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Tribute, November 29, 2007
Mike Janelle mourned by cycling community
June 7, 1967 - November 23, 2007
By Cyclingnews Staff
American professional racer Mike Janelle died in his sleep of heart failure on Friday, November 23, just one day after the Thanksgiving holiday. Janelle was a regular in the road and mountain bike community; during his career, he touched the lives of countless cyclists, promoters, friends and fans.
He was found by his pregnant wife, Maribel early Friday morning when she went to wake him and emergency responders were not able to revive him. Besides his wife, Janelle leaves behind their unborn baby, due in March of 2008.
Just over a month ago, the apparently healthy 40 year-old from Colorado competed with Nat Ross as part of Team Gary Fisher / Tokyo Joe's in the 24 hours of Moab. The pair won the duo pro category, and Janelle was already looking ahead to other endurance events.
"I've done so many individual solo races. I'd never done a duo and he asked me to do it," said Ross of their shared 24 hours of Moab experience.
Although he is known more recently for his involvement in endurance mountain bike and road events, Janelle raced for much of his career on the road. He was widely loved for his sense of humor and smile. Friends say that he was a joyous person who simply loved to ride. Mike would ride his bike to work winters as a ski instructor at Beaver Creek Resort from his home in nearby Avon, Colorado.
A fund has been set up by Janelle's team-mates and friends in his memory in order to support Maribel and their unborn baby. Contributions may be sent to Mike Janelle Memorial Fund, c/o 1st Bank of Avon, PO Box 5270, Avon, CO 81620.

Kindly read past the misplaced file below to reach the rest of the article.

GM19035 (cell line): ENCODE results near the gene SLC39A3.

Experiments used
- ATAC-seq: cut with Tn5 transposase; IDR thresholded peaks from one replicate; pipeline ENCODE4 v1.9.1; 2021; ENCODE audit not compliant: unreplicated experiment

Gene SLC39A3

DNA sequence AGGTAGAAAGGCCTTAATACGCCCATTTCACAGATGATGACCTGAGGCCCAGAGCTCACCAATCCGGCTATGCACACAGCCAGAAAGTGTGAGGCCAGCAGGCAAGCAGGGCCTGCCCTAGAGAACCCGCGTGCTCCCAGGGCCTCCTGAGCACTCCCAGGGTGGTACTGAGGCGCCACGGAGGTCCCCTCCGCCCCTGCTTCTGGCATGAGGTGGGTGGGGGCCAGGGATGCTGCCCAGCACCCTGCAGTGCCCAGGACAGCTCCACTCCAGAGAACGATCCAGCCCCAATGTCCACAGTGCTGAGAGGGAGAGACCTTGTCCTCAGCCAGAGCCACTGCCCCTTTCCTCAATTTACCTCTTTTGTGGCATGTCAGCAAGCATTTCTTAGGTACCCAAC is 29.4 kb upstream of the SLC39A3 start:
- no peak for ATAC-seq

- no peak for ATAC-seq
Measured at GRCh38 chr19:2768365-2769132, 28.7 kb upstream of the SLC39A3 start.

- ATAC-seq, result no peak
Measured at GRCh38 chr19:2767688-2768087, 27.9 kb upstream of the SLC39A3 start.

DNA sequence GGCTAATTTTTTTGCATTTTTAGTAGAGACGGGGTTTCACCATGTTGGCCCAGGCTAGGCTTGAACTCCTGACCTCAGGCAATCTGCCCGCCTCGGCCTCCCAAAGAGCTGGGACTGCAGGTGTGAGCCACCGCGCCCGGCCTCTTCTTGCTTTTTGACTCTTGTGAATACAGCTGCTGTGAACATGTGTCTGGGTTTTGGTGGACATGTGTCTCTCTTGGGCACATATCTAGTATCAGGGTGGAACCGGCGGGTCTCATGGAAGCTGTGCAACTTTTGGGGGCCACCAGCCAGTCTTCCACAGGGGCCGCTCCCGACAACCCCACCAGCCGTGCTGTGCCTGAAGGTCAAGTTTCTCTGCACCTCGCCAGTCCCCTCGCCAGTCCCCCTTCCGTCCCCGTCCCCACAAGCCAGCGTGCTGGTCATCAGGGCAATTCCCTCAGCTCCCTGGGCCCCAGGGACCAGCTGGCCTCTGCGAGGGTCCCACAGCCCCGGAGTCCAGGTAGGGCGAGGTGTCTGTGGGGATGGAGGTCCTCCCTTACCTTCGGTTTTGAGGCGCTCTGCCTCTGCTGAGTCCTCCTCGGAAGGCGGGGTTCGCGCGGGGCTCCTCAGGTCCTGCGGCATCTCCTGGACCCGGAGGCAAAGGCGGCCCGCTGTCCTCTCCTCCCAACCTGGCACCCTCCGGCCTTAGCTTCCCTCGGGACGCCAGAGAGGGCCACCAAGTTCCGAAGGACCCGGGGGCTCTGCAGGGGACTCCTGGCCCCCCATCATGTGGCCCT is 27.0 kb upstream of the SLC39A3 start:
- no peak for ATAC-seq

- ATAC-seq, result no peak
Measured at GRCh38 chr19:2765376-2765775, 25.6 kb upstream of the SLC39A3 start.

Janelle grew up in Iowa and Colorado and lived for 23 years in Eagle County, Colorado according to the Vail Daily. His dad, Jack, was a pro cyclist who finished fourth and fifth at the 1980 and 1981 US National Time Trial Championships and mainly raced in Colorado along with Bob Cook, Ron Kiefel and the Stetina brothers.
Mike's Dad taught him about riding and racing, and Mike began his own road racing in 1988, and then took up mountain biking in 1996. In recent years, he focused on endurance events, both on and off road.
Janelle represented the US at the 2005 UCI World Marathon Mountain Bike Championships in Lillehammer, Norway, where he finished 65th. The same year, he and Jay Henry, riding together for the Ford/Tokyo Joe's team, rode steadily to a win in the duo pro category at the 24 Hours of Moab.
Earlier this year, Mike was one of the members of Team Beaver Creek - Catlin, the winning four person team at the Race Across American (RAAM). Other team members included Jim Mortenson, Nat Ross and Zach Bingham. Janelle was also part of the 2005 and 2006 RAAM winning team, then called Beaver Creek / Vail.
"We had just decided to do it (the RAAM) again two weeks ago," said Ross after the team's sponsor announced their commitment. "This was going to be the last year as his life was about to change with the coming baby. We were set to go do the BC Bike Race together this year, too."
In late July, Janelle finished second by only ten minutes behind Josh Tostado at National Ultra-Endurance Series Round # 4, the Breckenridge 100, on July 22 in Colorado. Earlier in the month, he placed fifth at the USA Cycling National Mountain Bike Marathon championships, also held in Breckenridge.
Tributes and comments on the death of Mike Janelle
Nat Ross (Subaru / Gary Fisher), long-time friend and RAAM and 24 Hours of Moab team-mate: "Mike was an incredible instructor on the bike. For those who were willing to be a student, he had a lot to offer. The amount of an experience he had was incredible - his father was a pro cyclist, too. I met Mike through racing because he was one of those guys that just reached out to you. He was one of the pros who was very approachable."
Jay Henry (Tokyo Joe's Mountain Bike Race Team), long-time friend and team-mate: "Mike enjoyed racing bikes more than anyone I know. In his 23 year cycling career he attended as many races in as many diciplines as possible, simply for the love of the sport. He achieved a great deal of success, winning a countless number of races of all varieties. Yet he was most known for his friendly and charismatic personalilty.